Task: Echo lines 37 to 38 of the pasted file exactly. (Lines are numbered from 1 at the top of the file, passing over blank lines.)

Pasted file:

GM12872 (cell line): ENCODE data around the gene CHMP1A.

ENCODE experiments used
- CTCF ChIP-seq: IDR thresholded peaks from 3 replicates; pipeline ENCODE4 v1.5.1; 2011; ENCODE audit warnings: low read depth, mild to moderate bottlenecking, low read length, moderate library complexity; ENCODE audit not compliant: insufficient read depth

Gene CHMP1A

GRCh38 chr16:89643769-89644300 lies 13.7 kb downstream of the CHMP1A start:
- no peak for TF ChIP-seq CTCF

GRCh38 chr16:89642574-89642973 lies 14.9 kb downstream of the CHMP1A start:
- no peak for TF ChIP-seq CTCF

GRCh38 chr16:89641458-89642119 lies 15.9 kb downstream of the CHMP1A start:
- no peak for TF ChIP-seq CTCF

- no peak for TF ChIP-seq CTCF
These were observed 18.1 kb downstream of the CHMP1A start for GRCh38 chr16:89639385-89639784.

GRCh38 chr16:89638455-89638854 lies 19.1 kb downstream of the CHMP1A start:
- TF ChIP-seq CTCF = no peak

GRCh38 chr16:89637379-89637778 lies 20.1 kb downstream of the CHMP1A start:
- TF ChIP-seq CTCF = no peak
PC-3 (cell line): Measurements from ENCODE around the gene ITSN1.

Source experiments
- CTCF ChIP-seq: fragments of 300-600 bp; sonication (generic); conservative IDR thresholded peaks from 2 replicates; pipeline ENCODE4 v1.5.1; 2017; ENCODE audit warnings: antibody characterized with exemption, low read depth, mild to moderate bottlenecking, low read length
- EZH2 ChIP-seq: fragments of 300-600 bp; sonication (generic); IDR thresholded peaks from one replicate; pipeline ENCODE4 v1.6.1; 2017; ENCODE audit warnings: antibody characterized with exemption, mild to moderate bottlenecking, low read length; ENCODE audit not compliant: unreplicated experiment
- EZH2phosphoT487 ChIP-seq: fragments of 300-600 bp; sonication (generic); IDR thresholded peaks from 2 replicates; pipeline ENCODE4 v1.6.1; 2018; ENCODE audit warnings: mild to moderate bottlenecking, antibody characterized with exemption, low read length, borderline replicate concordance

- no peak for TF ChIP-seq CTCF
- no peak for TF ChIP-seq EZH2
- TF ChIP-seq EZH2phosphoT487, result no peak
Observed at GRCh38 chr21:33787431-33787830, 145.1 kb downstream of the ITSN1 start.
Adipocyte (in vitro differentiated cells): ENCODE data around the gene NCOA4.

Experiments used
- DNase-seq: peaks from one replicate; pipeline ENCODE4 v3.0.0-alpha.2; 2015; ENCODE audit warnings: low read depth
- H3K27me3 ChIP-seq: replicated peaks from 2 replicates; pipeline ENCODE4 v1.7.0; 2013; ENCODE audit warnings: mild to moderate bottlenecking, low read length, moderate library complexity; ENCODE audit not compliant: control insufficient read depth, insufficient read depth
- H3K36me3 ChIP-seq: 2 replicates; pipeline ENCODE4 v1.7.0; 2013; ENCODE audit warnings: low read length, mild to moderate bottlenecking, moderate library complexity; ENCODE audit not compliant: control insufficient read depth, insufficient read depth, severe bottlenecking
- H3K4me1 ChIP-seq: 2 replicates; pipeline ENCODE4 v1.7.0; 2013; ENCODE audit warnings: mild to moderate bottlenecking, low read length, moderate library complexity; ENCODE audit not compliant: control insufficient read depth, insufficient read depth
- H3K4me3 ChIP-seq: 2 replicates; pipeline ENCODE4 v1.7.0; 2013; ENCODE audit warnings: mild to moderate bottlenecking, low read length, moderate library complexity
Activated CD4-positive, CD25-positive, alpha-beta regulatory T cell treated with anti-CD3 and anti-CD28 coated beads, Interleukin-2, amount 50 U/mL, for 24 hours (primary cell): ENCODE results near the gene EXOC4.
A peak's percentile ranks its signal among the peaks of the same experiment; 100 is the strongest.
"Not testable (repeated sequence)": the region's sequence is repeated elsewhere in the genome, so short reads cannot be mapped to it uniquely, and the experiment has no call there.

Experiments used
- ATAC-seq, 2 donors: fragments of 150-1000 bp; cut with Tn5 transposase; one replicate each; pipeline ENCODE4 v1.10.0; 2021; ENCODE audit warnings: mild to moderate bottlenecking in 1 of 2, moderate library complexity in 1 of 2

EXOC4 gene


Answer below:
- ATAC-seq, 2 donors: fragments of 150-1000 bp; cut with Tn5 transposase; one replicate each; pipeline ENCODE4 v1.10.0; 2021; ENCODE audit warnings: mild to moderate bottlenecking in 1 of 2, moderate library complexity in 1 of 2

EXOC4 gene